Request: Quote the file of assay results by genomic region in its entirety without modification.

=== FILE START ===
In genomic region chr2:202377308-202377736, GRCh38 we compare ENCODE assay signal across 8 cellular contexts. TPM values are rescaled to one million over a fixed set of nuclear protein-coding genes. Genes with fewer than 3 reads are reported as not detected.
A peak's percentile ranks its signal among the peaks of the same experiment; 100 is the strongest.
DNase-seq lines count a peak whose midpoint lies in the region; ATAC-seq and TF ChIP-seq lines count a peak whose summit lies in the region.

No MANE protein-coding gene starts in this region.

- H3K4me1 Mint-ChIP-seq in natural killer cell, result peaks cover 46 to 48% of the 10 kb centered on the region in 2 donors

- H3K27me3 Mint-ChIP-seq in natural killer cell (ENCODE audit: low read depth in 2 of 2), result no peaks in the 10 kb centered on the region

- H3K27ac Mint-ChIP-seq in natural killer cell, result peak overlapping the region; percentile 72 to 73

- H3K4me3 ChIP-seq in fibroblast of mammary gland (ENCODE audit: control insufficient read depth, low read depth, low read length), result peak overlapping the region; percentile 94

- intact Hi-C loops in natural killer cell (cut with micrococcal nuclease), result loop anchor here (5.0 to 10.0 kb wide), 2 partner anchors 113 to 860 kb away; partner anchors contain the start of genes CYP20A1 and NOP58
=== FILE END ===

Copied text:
In genomic region chr2:202377308-202377736, GRCh38 we compare ENCODE assay signal across 8 cellular contexts. TPM values are rescaled to one million over a fixed set of nuclear protein-coding genes. Genes with fewer than 3 reads are reported as not detected.
A peak's percentile ranks its signal among the peaks of the same experiment; 100 is the strongest.
DNase-seq lines count a peak whose midpoint lies in the region; ATAC-seq and TF ChIP-seq lines count a peak whose summit lies in the region.

No MANE protein-coding gene starts in this region.

- H3K4me1 Mint-ChIP-seq in natural killer cell, result peaks cover 46 to 48% of the 10 kb centered on the region in 2 donors

- H3K27me3 Mint-ChIP-seq in natural killer cell (ENCODE audit: low read depth in 2 of 2), result no peaks in the 10 kb centered on the region

- H3K27ac Mint-ChIP-seq in natural killer cell, result peak overlapping the region; percentile 72 to 73

- H3K4me3 ChIP-seq in fibroblast of mammary gland (ENCODE audit: control insufficient read depth, low read depth, low read length), result peak overlapping the region; percentile 94

- intact Hi-C loops in natural killer cell (cut with micrococcal nuclease), result loop anchor here (5.0 to 10.0 kb wide), 2 partner anchors 113 to 860 kb away; partner anchors contain the start of genes CYP20A1 and NOP58